The teachers biggest issue is child 4's constant interrupting and shouting across the room. I went out to my Twitter and NATP groups and asked them for any ideas to help. Today I went into school armed with a 5 minute sand timer and a list of ideas and word patterns. I am jut just hoping that if we can help with this one thing, just maybe everything else will fall into place. Thank you to my wonderful support groups.
Little reminders that you know he is there, thumbs up, squeezing his shoulder, lots of smiles.
Giving him something special to look after so he knows that you will come back. 
Teaching him to put his hand on your arm, you then put your hand on his so that he knows you are aware he is there and will help him once you have finished your conversation. 
Using a timer to help work independently for a short while, knowing when the time is up the teacher can return to help.
I'll be glad to check in with you in a couple of minutes, once I have seen you give it your best independent try.  
I can't change what has already happened in school, I can however help determine what happens next to do this I have to have a working relationship with those that work closest to child 4. They may not be able to fully understand why he behaves like he does, they may not want to but if we can come up with strategies that help then there is the reason to persevere.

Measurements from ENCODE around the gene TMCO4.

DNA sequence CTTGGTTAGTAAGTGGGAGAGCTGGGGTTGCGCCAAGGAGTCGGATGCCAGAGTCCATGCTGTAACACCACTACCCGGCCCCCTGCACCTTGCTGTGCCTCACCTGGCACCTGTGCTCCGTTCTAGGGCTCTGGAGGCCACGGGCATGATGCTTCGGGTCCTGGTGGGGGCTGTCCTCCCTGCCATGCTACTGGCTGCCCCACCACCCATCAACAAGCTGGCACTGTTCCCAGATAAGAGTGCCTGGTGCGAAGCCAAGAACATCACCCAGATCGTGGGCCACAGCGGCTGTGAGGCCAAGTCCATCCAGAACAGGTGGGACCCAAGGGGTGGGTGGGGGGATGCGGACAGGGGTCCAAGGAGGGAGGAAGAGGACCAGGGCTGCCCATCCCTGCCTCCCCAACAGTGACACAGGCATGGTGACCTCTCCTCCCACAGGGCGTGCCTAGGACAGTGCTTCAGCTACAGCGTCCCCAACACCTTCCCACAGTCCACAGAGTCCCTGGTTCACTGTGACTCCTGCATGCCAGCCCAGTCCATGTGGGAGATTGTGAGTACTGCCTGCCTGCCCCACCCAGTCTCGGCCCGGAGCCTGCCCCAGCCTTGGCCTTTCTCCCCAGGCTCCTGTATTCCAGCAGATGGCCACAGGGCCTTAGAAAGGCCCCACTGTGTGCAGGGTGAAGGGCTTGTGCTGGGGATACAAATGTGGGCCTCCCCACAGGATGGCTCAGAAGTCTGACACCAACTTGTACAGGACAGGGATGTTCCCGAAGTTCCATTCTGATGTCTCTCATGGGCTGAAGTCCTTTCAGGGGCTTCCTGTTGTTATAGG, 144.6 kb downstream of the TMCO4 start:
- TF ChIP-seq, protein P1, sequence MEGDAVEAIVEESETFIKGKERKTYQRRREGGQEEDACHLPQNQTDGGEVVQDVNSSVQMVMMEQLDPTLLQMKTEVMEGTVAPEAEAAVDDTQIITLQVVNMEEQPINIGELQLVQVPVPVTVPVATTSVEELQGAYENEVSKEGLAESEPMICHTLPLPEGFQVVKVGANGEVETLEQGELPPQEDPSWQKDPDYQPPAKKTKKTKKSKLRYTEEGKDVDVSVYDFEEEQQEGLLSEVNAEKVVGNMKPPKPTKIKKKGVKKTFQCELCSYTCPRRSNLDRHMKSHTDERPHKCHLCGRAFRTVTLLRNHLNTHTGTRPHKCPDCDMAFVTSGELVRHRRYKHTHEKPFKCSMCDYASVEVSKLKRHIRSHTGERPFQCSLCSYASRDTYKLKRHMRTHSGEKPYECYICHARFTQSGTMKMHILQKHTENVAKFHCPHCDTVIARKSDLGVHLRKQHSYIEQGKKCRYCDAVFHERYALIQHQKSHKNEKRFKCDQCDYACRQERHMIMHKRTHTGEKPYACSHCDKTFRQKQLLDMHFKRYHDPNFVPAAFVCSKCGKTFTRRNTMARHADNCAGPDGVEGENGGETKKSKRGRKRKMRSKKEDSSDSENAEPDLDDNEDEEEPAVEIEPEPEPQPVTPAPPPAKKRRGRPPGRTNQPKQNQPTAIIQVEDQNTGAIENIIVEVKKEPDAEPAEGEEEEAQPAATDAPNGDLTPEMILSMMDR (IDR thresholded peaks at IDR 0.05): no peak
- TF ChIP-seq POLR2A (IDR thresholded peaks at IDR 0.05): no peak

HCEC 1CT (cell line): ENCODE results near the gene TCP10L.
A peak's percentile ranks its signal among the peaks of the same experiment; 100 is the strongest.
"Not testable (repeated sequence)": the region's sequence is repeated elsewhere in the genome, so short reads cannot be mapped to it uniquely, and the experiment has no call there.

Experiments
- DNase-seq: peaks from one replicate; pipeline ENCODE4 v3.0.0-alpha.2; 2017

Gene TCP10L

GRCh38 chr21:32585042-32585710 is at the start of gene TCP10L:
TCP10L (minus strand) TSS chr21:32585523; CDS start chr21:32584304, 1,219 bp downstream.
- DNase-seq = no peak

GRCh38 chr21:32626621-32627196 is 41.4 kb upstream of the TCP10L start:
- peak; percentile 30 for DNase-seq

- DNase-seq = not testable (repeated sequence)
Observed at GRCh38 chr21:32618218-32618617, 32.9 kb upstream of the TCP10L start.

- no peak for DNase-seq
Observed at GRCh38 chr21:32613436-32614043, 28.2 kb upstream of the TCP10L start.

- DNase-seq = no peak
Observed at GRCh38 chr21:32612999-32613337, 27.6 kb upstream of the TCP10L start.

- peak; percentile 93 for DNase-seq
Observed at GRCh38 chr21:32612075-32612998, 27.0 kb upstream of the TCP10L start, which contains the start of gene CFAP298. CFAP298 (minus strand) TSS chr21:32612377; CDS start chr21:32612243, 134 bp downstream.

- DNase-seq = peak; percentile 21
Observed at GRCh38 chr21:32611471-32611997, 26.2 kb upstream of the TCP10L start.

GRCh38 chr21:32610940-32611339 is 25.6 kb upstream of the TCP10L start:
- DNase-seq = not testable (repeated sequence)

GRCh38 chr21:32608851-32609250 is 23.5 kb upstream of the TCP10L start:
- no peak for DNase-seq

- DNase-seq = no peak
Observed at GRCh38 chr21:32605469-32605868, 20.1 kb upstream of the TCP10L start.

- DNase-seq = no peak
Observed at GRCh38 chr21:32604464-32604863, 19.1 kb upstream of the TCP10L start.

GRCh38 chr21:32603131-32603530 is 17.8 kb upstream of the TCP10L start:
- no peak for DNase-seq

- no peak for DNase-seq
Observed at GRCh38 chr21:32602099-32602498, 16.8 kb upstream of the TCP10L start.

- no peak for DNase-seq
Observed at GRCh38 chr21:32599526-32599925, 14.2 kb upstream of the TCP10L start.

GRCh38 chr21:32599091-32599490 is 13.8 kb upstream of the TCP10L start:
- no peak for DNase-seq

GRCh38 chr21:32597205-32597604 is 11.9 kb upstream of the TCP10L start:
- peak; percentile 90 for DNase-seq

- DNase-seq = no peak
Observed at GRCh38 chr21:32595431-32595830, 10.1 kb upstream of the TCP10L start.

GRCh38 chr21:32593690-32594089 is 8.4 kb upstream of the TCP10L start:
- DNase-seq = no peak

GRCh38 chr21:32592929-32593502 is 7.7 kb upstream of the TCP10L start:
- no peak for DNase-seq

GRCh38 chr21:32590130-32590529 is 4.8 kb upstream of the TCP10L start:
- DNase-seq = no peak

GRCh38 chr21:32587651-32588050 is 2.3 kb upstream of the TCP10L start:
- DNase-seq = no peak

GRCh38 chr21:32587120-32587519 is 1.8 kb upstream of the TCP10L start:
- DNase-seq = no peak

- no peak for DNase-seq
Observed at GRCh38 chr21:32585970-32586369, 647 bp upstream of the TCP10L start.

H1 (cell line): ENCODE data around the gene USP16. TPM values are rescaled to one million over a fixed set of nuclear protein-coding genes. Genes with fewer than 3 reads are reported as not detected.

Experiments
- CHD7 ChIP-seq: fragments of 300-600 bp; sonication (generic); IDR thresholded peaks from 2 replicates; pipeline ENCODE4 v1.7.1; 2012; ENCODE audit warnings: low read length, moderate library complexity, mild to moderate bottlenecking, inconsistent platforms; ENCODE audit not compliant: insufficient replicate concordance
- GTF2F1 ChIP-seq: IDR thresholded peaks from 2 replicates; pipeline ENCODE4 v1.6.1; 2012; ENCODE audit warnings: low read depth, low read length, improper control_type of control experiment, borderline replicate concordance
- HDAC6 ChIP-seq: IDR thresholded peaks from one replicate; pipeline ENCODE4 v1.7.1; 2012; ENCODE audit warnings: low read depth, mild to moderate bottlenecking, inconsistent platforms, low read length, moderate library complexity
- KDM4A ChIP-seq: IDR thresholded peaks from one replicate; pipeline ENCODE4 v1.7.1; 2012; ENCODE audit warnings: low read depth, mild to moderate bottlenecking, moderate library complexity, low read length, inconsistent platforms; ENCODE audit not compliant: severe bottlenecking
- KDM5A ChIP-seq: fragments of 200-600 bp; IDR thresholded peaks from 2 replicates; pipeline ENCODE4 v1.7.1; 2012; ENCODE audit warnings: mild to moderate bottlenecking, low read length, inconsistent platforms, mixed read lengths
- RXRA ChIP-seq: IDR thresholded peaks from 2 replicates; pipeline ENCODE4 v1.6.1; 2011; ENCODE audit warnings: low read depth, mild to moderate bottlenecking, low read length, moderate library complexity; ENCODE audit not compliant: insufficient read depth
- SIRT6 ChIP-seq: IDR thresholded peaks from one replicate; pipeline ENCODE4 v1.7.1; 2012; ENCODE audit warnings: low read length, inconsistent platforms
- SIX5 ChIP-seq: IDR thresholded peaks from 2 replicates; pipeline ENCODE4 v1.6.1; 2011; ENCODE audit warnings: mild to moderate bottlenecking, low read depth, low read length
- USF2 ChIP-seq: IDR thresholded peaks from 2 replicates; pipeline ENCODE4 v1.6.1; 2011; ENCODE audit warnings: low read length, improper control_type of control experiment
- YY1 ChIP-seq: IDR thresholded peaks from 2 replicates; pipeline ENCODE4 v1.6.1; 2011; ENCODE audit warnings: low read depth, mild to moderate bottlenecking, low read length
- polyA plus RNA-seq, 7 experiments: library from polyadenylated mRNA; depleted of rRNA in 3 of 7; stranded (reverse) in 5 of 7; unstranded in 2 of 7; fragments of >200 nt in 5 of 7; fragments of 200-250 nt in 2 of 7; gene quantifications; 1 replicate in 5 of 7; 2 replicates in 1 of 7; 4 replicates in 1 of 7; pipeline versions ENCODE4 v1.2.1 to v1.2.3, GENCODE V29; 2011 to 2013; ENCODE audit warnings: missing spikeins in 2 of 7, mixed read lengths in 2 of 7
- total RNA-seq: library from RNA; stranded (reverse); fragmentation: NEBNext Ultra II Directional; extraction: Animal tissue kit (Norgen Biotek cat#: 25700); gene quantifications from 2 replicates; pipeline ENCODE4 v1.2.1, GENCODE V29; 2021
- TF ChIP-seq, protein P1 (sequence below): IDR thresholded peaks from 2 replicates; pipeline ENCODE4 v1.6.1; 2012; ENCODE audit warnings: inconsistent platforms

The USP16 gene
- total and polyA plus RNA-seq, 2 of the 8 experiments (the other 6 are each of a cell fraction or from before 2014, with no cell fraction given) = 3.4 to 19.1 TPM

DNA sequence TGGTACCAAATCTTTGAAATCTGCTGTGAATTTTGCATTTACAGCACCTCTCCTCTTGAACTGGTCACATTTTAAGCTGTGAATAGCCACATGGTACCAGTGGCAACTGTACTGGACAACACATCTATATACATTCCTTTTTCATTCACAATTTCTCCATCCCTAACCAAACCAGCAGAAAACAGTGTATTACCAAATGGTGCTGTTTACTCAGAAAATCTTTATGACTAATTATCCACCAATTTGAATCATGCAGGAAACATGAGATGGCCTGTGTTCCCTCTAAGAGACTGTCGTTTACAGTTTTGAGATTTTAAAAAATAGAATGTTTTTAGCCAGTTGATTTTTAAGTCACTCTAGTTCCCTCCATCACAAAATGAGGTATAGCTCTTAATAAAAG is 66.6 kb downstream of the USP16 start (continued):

Sunday, 11 February 2018

I don't care

"I don't care"
"That's sad"
"If I care, I will cry"
"It's fine to cry if you need too, sweetheart"

(I know I missed my chance, I should have said gosh you don't care, that must be so hard)

Last week brought our first major incident of the year. Late on Tuesday afternoon child 4's school phoned me at work to let me know that he had been involved in a fight at morning break, a fight where two members of staff had to seperate him and a 7 year old. Earlier that morning a complaint had been made by a parent accusing child 4 of pinning her child (the 7year old in the fight) to the ground and then strangling him after school on Monday. According to the teacher child 4 had, had a bad day. After the fight he had taken himself off to the quiet book area and stayed there to calm down, he had been content to stay  with one of the TA's at lunchtime reading and playing games but he hadn't learnt anything! I  think he had learnt a lot, just not academically!!!
I wasn't picking up that day and child 4 had already left with his Nanna and Grandad to go to their home until I finished work.
There had been no investigation into either incident just acceptance that number 4 had done exactly what he was accused of. Interesting as I later checked with the child minder who collects on a Monday who was completely perplexed, she wasn't aware of any after school incident.

I was glad that child 4 was with my parents, safe, warm and surrounded be people who loved him, it also meant that when I picked him up we could have a chat  on the drive home about his day, no eye contact, non confrontational and no way to escape. Child 4 seemed to have no idea what I was talking about regarding the incident on Monday night, but was happy to say that the other little boy had been mean to him, trying to punch and kick him which then led to the fight. He had told the head teacher everything. I pushed too hard and his I don't care tirade began.
When I recovered from my heart cracking, I could at least consider the insight his profound words gave me. Just not sure what I am to do with them yet.